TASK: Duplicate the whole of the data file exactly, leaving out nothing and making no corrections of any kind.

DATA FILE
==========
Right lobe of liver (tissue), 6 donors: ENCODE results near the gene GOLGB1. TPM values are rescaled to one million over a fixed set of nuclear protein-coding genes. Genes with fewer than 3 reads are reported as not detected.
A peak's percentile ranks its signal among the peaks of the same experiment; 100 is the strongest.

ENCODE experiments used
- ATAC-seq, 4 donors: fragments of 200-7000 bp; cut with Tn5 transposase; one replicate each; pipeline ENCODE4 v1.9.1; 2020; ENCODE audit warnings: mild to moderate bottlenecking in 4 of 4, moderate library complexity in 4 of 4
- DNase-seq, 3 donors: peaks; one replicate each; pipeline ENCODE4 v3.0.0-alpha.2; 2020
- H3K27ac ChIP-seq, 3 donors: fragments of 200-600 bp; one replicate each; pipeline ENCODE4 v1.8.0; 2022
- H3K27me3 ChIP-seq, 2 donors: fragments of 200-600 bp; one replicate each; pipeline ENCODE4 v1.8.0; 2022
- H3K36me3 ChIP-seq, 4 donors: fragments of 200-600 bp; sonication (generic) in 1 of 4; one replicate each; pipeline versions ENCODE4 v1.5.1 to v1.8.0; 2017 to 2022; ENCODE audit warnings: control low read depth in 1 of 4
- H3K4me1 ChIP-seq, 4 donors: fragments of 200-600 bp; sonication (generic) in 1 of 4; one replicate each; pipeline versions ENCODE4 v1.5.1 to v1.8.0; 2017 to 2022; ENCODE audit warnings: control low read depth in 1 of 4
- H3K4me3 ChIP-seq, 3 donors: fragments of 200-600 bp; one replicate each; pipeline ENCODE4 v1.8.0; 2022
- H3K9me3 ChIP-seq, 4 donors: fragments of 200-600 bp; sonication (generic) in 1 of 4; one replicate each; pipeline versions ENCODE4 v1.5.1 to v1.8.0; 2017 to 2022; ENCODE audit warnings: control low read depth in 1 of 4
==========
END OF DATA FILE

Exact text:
Right lobe of liver (tissue), 6 donors: ENCODE results near the gene GOLGB1. TPM values are rescaled to one million over a fixed set of nuclear protein-coding genes. Genes with fewer than 3 reads are reported as not detected.
A peak's percentile ranks its signal among the peaks of the same experiment; 100 is the strongest.

ENCODE experiments used
- ATAC-seq, 4 donors: fragments of 200-7000 bp; cut with Tn5 transposase; one replicate each; pipeline ENCODE4 v1.9.1; 2020; ENCODE audit warnings: mild to moderate bottlenecking in 4 of 4, moderate library complexity in 4 of 4
- DNase-seq, 3 donors: peaks; one replicate each; pipeline ENCODE4 v3.0.0-alpha.2; 2020
- H3K27ac ChIP-seq, 3 donors: fragments of 200-600 bp; one replicate each; pipeline ENCODE4 v1.8.0; 2022
- H3K27me3 ChIP-seq, 2 donors: fragments of 200-600 bp; one replicate each; pipeline ENCODE4 v1.8.0; 2022
- H3K36me3 ChIP-seq, 4 donors: fragments of 200-600 bp; sonication (generic) in 1 of 4; one replicate each; pipeline versions ENCODE4 v1.5.1 to v1.8.0; 2017 to 2022; ENCODE audit warnings: control low read depth in 1 of 4
- H3K4me1 ChIP-seq, 4 donors: fragments of 200-600 bp; sonication (generic) in 1 of 4; one replicate each; pipeline versions ENCODE4 v1.5.1 to v1.8.0; 2017 to 2022; ENCODE audit warnings: control low read depth in 1 of 4
- H3K4me3 ChIP-seq, 3 donors: fragments of 200-600 bp; one replicate each; pipeline ENCODE4 v1.8.0; 2022
- H3K9me3 ChIP-seq, 4 donors: fragments of 200-600 bp; sonication (generic) in 1 of 4; one replicate each; pipeline versions ENCODE4 v1.5.1 to v1.8.0; 2017 to 2022; ENCODE audit warnings: control low read depth in 1 of 4